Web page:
Thursday, May 29, 2008 | midnight
A report released today by the Brookings Institution ranked the country's 100 largest metro areas by their carbon emissions.
The report found that regions with high density, compact development and rail transit leave smaller "carbon footprints" on the planet than sprawling cities that rely on car traffic.
Still, Las Vegas ranked 18th on the list behind more stereotypically enviro-friendly cities such as Seattle, Wash. (rank 6th), Portland, Ore. (rank 3rd) and San Francisco, Calif. (rank 8th).
According to the study, Las Vegas' carbon emission from transportation and residential buildings actually decreased from 2000 to 2005, although the study's authors on Wednesday cautioned that carbon counting methods weren't as thorough in 2000. They urged readers to take that data with a grain of salt.
The study also said the average resident in metropolitan Las Vegas emitted 2.013 metric tons of carbon from highway transportation and residential energy in 2005, compared with 2.24 tons of carbon emitted by the average 100-metro resident and 2.60 tons of carbon emitted by the average American. The average Las Vegas resident emitted 1.032 tons of carbon from highway transportation (rank 9th) - 0.845 tons from autos (rank 12th) and 0.186 tons from trucks (rank 13th) - and 0.981 tons of carbon from residential energy use (rank 33rd).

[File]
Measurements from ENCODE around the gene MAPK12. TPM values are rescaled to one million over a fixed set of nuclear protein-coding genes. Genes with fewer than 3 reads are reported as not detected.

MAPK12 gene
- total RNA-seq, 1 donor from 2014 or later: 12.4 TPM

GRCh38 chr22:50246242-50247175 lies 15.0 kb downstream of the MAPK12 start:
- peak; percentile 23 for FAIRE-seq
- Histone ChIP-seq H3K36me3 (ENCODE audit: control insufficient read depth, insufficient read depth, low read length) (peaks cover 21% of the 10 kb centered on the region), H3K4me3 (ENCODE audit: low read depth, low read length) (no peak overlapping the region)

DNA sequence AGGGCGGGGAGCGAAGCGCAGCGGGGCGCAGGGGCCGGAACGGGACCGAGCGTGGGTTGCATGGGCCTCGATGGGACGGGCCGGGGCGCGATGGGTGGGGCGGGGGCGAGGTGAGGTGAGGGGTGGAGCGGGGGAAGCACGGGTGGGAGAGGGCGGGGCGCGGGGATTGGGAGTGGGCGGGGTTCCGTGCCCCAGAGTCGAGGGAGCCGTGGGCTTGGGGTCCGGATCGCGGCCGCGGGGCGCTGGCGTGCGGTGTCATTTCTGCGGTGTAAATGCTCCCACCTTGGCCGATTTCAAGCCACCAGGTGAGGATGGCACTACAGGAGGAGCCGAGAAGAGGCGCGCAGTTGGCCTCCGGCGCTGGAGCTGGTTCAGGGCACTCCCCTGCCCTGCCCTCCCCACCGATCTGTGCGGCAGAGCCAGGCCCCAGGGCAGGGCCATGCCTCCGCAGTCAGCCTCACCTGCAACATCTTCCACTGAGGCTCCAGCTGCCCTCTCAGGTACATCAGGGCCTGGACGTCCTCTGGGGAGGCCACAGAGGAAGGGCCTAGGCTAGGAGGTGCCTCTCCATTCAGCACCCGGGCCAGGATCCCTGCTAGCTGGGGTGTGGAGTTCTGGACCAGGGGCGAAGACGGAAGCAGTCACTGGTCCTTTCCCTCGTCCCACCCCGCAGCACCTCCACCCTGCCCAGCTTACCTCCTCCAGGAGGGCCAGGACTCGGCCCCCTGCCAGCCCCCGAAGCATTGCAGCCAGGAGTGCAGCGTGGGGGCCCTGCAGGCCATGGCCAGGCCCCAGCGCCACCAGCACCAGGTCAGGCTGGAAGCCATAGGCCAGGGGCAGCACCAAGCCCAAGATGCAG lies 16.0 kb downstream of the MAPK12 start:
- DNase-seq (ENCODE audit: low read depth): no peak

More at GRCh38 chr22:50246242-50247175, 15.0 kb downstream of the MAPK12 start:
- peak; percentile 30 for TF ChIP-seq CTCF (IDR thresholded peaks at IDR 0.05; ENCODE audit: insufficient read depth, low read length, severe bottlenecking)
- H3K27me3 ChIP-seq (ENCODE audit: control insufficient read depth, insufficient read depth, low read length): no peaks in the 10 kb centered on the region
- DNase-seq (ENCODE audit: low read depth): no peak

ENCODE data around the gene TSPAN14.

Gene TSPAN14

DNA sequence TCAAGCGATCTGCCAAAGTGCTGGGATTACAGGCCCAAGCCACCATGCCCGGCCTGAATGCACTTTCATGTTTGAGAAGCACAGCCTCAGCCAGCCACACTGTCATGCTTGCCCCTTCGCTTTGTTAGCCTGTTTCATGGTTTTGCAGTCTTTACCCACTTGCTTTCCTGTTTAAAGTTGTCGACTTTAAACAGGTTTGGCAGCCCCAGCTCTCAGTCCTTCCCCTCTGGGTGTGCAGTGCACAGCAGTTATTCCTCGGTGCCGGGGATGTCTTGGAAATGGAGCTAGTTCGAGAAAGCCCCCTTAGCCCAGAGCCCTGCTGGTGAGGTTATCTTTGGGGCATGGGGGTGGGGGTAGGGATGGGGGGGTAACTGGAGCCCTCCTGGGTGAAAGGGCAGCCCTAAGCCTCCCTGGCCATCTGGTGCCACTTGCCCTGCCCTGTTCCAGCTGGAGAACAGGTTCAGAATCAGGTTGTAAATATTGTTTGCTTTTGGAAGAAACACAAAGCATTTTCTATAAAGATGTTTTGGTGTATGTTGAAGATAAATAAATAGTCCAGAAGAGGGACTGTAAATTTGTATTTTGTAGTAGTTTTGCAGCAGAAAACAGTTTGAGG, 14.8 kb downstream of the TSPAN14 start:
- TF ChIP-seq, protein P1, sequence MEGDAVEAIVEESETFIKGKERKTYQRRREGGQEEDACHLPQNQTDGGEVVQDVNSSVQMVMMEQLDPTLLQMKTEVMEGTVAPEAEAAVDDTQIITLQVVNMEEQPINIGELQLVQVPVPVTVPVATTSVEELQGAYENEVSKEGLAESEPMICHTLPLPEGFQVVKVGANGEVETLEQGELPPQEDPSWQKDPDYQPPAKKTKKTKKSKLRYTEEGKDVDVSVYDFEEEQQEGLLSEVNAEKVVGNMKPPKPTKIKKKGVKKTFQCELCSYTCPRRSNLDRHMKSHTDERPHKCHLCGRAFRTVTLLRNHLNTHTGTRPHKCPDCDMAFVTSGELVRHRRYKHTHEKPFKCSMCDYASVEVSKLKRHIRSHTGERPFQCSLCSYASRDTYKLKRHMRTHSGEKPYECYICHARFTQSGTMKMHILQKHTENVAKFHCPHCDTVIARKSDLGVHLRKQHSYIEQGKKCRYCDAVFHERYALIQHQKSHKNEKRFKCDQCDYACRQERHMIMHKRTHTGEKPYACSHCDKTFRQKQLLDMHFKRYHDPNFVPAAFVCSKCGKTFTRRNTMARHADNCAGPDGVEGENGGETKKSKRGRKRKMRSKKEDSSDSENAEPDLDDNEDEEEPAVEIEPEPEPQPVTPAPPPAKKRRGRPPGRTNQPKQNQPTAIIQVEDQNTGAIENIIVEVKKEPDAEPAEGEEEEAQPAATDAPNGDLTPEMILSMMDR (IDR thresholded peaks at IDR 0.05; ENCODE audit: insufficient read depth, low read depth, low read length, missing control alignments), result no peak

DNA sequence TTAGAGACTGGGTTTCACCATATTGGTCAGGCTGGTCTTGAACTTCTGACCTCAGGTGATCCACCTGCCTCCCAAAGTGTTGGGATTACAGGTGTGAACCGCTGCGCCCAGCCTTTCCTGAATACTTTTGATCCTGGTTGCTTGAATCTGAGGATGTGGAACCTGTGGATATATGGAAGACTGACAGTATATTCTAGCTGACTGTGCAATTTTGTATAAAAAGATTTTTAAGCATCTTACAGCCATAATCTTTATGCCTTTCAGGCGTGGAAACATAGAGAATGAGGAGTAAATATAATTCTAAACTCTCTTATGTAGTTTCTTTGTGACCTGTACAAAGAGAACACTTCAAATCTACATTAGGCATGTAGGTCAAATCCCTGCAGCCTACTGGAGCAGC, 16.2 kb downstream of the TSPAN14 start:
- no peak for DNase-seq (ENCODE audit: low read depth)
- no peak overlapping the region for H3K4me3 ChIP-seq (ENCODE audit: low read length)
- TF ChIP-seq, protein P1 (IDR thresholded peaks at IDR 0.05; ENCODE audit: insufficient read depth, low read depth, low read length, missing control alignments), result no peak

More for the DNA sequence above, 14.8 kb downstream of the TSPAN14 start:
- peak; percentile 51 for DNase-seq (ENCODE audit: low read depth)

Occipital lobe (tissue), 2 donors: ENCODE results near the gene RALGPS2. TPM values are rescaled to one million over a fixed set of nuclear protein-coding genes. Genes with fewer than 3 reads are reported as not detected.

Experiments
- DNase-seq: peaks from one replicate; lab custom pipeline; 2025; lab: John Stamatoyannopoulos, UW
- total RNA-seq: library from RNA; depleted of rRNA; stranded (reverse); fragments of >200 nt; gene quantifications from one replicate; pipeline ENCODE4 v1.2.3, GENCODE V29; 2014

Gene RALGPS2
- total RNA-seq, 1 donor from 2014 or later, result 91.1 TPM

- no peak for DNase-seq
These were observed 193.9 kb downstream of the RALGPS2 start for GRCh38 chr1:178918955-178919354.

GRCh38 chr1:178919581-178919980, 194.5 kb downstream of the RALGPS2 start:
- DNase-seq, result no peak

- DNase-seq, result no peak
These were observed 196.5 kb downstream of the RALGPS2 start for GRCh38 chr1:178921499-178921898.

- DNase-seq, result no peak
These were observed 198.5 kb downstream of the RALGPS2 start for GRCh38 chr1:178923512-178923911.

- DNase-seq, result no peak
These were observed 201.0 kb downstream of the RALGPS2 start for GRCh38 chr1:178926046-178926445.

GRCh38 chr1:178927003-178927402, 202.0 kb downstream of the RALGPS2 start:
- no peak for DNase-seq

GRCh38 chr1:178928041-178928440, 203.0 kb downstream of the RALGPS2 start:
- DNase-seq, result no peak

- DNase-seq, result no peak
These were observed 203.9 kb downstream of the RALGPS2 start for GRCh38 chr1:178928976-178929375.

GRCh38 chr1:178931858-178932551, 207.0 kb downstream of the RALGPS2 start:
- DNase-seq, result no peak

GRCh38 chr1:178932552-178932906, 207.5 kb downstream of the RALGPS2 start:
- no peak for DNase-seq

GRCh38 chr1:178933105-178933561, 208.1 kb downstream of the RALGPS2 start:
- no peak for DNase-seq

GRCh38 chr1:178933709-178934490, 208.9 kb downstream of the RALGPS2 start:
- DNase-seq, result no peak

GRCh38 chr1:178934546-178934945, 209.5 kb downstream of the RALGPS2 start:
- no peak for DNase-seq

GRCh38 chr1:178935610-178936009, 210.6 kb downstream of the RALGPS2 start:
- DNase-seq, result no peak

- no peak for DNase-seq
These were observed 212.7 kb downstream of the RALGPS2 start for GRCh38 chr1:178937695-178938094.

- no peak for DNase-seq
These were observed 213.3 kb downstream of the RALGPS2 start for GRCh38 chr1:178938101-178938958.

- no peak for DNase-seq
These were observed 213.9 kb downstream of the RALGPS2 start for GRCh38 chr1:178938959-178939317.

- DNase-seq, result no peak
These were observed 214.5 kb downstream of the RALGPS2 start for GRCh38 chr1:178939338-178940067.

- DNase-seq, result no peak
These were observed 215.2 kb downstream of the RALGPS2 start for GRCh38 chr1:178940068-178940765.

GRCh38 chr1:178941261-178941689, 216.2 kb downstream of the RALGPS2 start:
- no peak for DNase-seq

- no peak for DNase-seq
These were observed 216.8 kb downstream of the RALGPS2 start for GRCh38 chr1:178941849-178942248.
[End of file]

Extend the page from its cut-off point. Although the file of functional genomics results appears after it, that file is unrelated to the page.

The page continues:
The worst urban emitters lived in Lexington, Ky., Indianapolis, Ind. and Cincinnati, Ohio.
View the full report here. Las Vegas is on page 48.